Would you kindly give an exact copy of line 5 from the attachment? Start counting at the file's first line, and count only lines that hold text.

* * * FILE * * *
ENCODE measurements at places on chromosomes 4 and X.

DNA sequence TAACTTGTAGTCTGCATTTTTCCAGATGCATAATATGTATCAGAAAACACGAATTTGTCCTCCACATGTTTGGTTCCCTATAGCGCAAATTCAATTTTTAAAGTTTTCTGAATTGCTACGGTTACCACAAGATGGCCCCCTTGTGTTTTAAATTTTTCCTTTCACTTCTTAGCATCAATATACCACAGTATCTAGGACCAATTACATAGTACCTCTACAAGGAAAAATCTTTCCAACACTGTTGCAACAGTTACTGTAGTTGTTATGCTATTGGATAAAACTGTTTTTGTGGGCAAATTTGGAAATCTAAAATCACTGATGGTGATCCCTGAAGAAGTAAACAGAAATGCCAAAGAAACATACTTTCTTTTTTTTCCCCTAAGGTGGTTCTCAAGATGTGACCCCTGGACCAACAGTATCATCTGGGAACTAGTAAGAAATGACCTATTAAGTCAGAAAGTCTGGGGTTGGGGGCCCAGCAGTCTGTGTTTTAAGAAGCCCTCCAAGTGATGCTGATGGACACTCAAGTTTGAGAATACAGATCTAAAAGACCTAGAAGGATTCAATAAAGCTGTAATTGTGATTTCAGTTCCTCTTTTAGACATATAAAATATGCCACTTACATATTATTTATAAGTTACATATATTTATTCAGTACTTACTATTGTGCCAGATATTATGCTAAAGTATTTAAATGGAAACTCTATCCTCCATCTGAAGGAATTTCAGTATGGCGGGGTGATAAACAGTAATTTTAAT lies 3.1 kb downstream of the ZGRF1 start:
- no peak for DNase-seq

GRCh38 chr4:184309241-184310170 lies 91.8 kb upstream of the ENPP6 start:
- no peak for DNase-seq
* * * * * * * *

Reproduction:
- no peak for DNase-seq